Frugal Home Maintenance - Clean Your A/C Coils

We came home from a motorcycle ride on last weekend, and the house felt warm. I checked the air conditioner thermostat and it was 84F! We usually set our thermostat to 79F which is a frugal setting in Florida. We have a lot of appliances, pumps and electronics sucking our electricity everyday, so we try to conserve where we can - which is the air conditioning. But one frugal thing we should have done a long time ago, is to maintain the evaporator coils in the inside A frame air conditioner unit. We never cleaned it after our big remodel last summer and it was a dust fest in here while we installed drywall, painted, sanded and installed carpet and tile throughout most of the house. Consequently, our poor A/C has been working very hard to pull clean air through those caked up coils.

I first noticed last week when we had the thermostat set at 79, and the temp inside was 81. And the unit just seemed to run all the time, but it was not very efficient. I suggested to my husband, we needed to change the filter. But it didn't happen. When we finally did change the filter, it wasn't really that dirty so I knew it was a bigger problem than a dirty filter. So, with the filter removed it was possible to peek into the unit and see the real problem - a layer of iced up frozen dust and grime.

If you have this problem, you can simply clean the evaporator coils yourself and save yourself a couple hundred dollars on an AC service call. If you clean your coils and still have a problem reaching temp, then it is possible you have depleted some freon (if icing coils reappear), and you'll need to call a service guy.

Anyway, it's not hard to clean the coils, we just looked up a couple youtube videos on how to clean AC coils. You probably will only need to clean the underside of the A frame coils where the air is pulled through. The top side of ours was clean. We ran to the home improvement store and purchased a water based cleaning spray that was a foaming cleanser, it stated self rinsing so no water flush would be necessary. It cost $5.48. We also purchased a roll of metal tape to seal up the AC cabinet seams for $7.48.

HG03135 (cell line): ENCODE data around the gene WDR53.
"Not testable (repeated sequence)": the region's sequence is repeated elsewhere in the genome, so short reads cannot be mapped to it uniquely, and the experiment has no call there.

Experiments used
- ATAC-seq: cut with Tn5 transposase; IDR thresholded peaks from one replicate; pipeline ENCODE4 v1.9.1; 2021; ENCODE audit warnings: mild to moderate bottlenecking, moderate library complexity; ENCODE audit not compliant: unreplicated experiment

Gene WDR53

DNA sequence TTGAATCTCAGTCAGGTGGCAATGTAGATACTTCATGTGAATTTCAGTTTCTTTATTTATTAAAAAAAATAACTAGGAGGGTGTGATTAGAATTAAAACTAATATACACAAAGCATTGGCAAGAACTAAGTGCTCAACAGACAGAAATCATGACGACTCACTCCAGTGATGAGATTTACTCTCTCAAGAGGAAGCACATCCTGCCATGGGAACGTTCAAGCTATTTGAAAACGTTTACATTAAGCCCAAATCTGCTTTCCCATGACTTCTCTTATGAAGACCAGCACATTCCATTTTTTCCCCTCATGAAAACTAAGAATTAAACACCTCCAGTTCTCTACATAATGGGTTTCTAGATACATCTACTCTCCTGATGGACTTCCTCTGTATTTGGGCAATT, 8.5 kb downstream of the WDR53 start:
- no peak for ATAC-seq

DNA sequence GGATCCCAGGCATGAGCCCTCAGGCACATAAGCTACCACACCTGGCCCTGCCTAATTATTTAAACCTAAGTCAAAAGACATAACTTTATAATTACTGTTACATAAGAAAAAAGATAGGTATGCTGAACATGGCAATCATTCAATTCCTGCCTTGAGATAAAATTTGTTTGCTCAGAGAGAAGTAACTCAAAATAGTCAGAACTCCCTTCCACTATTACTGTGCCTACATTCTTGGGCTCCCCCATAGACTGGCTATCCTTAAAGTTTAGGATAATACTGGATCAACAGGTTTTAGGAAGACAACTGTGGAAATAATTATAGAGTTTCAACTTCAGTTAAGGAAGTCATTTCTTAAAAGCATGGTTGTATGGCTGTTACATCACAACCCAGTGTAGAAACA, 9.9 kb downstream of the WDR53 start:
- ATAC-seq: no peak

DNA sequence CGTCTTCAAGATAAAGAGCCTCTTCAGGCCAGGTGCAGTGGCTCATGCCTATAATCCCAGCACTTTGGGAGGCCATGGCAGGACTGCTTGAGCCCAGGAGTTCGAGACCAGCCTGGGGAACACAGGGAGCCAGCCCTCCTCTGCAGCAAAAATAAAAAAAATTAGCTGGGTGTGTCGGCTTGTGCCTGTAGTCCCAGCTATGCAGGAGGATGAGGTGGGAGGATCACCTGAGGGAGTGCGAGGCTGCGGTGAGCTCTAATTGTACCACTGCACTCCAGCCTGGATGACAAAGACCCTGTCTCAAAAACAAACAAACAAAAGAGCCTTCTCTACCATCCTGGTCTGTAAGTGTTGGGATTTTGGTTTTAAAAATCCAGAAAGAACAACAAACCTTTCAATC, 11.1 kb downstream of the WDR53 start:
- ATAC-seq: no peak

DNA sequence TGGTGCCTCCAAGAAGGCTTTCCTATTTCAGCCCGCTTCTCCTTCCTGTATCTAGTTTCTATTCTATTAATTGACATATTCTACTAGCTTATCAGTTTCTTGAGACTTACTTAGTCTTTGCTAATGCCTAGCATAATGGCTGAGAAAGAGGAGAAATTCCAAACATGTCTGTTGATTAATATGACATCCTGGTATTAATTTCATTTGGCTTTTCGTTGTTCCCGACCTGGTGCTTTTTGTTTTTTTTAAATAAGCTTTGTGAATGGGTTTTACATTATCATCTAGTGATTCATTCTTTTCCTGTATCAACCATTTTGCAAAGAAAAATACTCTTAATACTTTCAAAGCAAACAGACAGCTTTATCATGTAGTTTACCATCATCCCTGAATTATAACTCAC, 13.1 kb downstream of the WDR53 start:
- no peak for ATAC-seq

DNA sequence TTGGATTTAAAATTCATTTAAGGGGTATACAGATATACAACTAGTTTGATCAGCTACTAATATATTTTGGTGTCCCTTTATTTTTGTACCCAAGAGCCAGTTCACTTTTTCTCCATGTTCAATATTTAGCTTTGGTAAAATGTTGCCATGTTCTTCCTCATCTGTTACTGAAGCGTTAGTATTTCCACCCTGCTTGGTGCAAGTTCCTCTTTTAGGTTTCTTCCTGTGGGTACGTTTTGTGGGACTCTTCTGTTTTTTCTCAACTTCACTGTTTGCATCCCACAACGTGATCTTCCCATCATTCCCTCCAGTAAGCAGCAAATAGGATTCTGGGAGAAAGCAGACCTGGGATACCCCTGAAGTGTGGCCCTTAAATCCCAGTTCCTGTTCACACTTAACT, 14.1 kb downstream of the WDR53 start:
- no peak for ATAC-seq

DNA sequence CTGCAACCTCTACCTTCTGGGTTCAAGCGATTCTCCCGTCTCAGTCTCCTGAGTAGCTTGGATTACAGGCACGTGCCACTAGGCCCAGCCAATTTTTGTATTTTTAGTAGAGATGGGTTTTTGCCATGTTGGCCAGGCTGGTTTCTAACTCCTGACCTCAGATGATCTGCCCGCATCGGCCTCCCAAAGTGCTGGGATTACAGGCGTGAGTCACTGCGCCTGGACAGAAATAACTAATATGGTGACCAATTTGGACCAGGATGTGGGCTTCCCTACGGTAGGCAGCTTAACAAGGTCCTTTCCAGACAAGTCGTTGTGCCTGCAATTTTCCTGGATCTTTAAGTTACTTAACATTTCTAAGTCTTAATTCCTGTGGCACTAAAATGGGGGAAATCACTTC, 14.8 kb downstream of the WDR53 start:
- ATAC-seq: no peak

1. Turn off AC at thermostat. Gather your safety gear - eye protection, face mask and something to cover your hair from debris (a hat or hanky). You will also need a flashlight, stiff brush, cleansing spray, plastic sheeting and pans to collect debris, metal tape, and a household fan.
  2. Line the area under your A frame unit with plastic, then place pans or wash tubs under to collect the melting ice, water and grime.
  3. If iced up, melt ice using a hair dryer. Do not damage the evaporator fins by chipping away ice, just be patient and melt it.
  4. Using a stiff plastic brush (I used an plastic old dish washing brush with a long handle), dip it in water and brush down the big grime and dust layer toward the drip tray.
  5. When you can see the coils and they are kind of clear of debris, don your safety gear and spray the foaming cleanser all over the coils.on the underside of the A frame. Let it sit for five or more minutes until the foam has mostly dissipated. Then take your stiff brush and clean the remaining dirt from the coils. I also had to use a 2 ft long shish kabob poker to dislodge dirt from the top apex of the inside of the unit.
  6. If you have an air compressor, it will make cleaning and drying the unit easy. We used compressed air to blow out all remaining dirt and used it to help dry the evaporator fins. You must dry your unit completely before starting up again, or you risk icing up.
  7. Dry your AC evaporator coils with a household fan pointed in there to remove all moisture. We have a large window fan we pointed up there for an hour before we started up the unit.
  8. Replace your cabinet panels and tape seams shut with metal AC tape. Replace the air filter.
  9. Turn on your thermostat. Wait several hours for it to reach temp. Ours lowered the temp 1 degree in 30 minutes, but then next degree took an hour. 
  10. After a couple hours of your AC unit running, check the coils by removing your air filter and peek up into the unit to make sure the coils are not iced up. If not, just be patient - its working.
So, it took a good portion of our weekend day; but we feel more empowered and of course will do this simple maintenance job more frequently in the future.

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